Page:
Abstract

Background: Pain in sickle cell disease (SCD) has been thought to be episodic, but more recent evidence has shown that individuals in this population also suffer from chronic pain likely resulting from central or peripheral neural damage (neuropathic pain). There is accumulating evidence from human and animal studies indicating potential neuropathic pain in SCD. A number of valid and reliable measures of neuropathic pain have been used to differentiate neuropathic from non-neuropathic types of pain. PAINReportIt, which takes about 10 to 18 minutes to complete, is a computer based self-report pain assessment tool based on the 1970 version of the McGill Pain Questionnaire. From PAINReportIt, a new subscale has been proposed as a measure of neuropathic pain that sums the number of neuropathic pain quality words selected. The PAINReportIt number of neuropathic pain (PR-NNP) scale, however, lacks validation in patients with SCD.

Aim: The purpose of this study was to determine the construct validity for the PR-NNP by examining the associations between the PR-NNP and other valid and reliable measures of neuropathic pain (self-administered Leeds Assessment of Neuropathic Symptoms and Signs [S-LANSS] and the Neuropathic Pain Symptom Inventory [NPSI]) among adults with SCD. We hypothesized that the PR-NNP scores would be significantly correlated with S-LANSS and NPSI scores.

Methods: This prospective instrument validation study was conducted in an ambulatory research setting with 79 adults diagnosed with SCD who had chronic pain within the prior 12 months (>3 on a 0-10 pain scale). The sample mean age was 36.0 ± 11.5 [ranged from 19-74 years], 63% were female, and 97% reported they were African American. The participants were asked to complete self-reported pain measures (PR-NNP, S-LANSS, NPSI, and PR-NNoc [number of nociceptive pain words]). Descriptive, correlational, and regression analyses were used.

Results: Mean scores for average pain intensity, PR-NNP, NSPI, S-LANSS, and PR-NNoc appear in Table 1.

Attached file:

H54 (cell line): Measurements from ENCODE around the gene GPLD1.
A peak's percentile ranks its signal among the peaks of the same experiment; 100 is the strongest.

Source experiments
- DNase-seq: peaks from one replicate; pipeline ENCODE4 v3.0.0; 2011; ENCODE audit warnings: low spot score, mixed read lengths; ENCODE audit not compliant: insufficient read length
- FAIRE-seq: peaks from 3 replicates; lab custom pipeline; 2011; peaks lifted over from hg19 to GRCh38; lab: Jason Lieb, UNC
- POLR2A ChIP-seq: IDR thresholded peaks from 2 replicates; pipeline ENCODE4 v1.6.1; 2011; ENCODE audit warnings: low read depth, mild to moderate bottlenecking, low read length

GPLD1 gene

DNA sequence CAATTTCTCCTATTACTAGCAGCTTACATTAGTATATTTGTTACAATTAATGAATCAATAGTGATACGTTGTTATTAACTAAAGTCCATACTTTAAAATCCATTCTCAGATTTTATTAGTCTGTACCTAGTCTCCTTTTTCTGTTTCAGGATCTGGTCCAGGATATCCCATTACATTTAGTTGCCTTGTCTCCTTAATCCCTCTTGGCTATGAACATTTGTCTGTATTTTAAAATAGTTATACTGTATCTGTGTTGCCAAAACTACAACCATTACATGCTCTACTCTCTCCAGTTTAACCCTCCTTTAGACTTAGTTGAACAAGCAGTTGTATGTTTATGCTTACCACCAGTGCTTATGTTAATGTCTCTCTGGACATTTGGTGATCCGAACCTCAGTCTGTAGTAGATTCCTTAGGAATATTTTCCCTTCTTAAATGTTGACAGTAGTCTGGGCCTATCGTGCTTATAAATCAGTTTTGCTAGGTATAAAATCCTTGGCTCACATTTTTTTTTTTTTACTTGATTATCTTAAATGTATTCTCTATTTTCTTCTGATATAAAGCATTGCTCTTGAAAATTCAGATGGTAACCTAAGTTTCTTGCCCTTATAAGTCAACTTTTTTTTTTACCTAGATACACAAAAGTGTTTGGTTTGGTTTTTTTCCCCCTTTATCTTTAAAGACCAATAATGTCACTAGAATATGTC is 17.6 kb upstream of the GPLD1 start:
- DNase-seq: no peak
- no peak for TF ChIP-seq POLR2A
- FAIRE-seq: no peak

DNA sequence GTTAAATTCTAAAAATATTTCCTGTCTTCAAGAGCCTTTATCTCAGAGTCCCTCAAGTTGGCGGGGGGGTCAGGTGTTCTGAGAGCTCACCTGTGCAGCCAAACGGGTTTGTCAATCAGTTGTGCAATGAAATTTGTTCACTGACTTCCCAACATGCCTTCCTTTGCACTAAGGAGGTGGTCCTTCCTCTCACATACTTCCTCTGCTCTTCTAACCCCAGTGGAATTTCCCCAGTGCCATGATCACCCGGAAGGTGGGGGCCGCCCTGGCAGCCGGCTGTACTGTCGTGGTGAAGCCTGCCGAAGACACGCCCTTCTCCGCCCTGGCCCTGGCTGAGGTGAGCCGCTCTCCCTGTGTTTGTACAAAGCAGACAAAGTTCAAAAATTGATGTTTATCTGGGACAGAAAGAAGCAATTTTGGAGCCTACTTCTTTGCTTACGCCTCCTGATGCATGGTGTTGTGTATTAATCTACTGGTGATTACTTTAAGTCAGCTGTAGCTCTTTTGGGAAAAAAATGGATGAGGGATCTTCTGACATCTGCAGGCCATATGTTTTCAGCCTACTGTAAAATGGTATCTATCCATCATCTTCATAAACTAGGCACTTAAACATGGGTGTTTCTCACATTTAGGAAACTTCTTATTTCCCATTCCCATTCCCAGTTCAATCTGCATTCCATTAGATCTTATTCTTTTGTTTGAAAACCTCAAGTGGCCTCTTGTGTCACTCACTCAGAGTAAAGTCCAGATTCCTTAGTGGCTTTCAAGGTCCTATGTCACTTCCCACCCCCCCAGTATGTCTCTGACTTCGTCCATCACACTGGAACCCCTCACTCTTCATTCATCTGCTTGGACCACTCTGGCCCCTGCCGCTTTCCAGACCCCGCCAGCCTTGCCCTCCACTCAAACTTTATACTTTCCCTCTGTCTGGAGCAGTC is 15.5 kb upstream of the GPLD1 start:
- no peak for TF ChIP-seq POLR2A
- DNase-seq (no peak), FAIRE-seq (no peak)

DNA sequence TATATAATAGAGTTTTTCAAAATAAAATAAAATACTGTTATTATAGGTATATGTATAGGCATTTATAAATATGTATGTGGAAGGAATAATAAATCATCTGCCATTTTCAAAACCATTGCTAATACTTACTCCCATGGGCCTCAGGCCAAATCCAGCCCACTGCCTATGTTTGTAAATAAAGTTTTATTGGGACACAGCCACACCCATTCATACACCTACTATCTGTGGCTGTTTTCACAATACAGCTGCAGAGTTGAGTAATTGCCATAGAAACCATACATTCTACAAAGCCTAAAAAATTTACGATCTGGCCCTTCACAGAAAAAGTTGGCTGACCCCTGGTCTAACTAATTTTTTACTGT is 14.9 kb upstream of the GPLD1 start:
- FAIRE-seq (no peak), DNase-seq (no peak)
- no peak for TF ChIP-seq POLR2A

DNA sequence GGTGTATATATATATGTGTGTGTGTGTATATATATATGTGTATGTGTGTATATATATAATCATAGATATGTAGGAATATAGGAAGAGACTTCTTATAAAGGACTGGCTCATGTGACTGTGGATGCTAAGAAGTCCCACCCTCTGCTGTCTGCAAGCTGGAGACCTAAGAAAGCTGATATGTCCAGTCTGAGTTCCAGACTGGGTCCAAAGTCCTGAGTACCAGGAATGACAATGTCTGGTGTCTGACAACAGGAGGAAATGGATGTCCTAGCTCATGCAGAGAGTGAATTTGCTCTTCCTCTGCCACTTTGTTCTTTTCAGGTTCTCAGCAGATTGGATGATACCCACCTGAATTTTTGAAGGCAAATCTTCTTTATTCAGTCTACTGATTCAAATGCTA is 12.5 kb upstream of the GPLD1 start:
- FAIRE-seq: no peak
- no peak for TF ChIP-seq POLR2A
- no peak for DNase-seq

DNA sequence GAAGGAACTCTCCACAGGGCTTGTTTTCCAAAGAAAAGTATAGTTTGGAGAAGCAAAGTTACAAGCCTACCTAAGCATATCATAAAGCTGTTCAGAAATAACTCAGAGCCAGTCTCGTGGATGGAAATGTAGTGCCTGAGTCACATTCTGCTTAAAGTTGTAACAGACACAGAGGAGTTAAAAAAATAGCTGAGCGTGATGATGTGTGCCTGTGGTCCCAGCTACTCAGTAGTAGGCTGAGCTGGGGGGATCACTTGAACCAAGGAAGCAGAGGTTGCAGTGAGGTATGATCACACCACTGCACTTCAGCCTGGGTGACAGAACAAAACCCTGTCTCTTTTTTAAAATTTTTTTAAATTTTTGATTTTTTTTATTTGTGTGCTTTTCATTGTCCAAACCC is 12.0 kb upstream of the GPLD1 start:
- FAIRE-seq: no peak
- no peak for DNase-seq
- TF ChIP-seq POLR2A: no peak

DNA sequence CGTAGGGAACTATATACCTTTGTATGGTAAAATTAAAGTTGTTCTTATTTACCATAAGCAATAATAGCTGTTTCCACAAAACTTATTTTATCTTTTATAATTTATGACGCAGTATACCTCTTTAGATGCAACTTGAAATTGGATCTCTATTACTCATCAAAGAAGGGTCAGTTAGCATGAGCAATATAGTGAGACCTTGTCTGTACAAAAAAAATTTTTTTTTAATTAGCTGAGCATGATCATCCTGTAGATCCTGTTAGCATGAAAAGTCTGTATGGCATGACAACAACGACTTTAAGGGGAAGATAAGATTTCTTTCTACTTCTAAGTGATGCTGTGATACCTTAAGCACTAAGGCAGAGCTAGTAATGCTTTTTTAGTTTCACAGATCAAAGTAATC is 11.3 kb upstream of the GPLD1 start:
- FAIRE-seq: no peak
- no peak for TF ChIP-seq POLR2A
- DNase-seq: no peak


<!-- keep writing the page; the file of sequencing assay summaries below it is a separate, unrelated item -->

Bivariate results indicated moderate correlation between the two validated measures of neuropathic pain (NPSI and S-LANSS; r= .57, p=.000). The NPSI was moderately correlated with PR-NNP (r= .43, p=.000), and weakly correlated with PR-NNoc (r=.35, p=.002). For S-LANSS, there was a moderate correlation with PR-NNP (r=0.41, p=.000) and a weak correlation with PR-NNoc (r=.30, p=.007). There was a weak correlation between average pain intensity and NPSI and S-LANSS, r=.37, p=.001 and r=.36, p=.001, respectively. Regression analysis including average pain intensity, PR-NNP, and PR-NNoc as predictors showed that controlling for PR-NNP and average pain, PR-NNoc was not significantly associated with either NPSI (p=.930) or S-LANSS (p=.731), while each point of increase in PR-NNP was associated with an increase of 1.9 (p=.004) in NPSI and of 0.8 (p=.003) in S-LANSS. The same analysis showed that a one point increase in the average pain intensity was associated with an increase of 2.7 (p=.001) in NPSI and of 1.0 (p=.001) in S-LANSS.

Conclusions: Both average pain intensity and PR-NNP but not PR-NNoc have unique explanatory properties of both indicators of neuropathic pain (NPSI and S-LANSS). These findings support the construct validity of the PR-NNP as a potential screening tool for neuropathic pain in patients with SCD. Validation of PR-NNP is important for future neuropathic pain research in the sickle cell population, particularly in cases of multi-site trials, and in cases where the practitioner can detect the potential presence of neuropathic pain without use of expensive equipment. These findings are important because pain management in the sickle cell population often includes opioids, but easy and early detection of neuropathic pain could result in an opioid sparing pain management approach in this population.

Disclosures

No relevant conflicts of interest to declare.

Author notes

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Asterisk with author names denotes non-ASH members.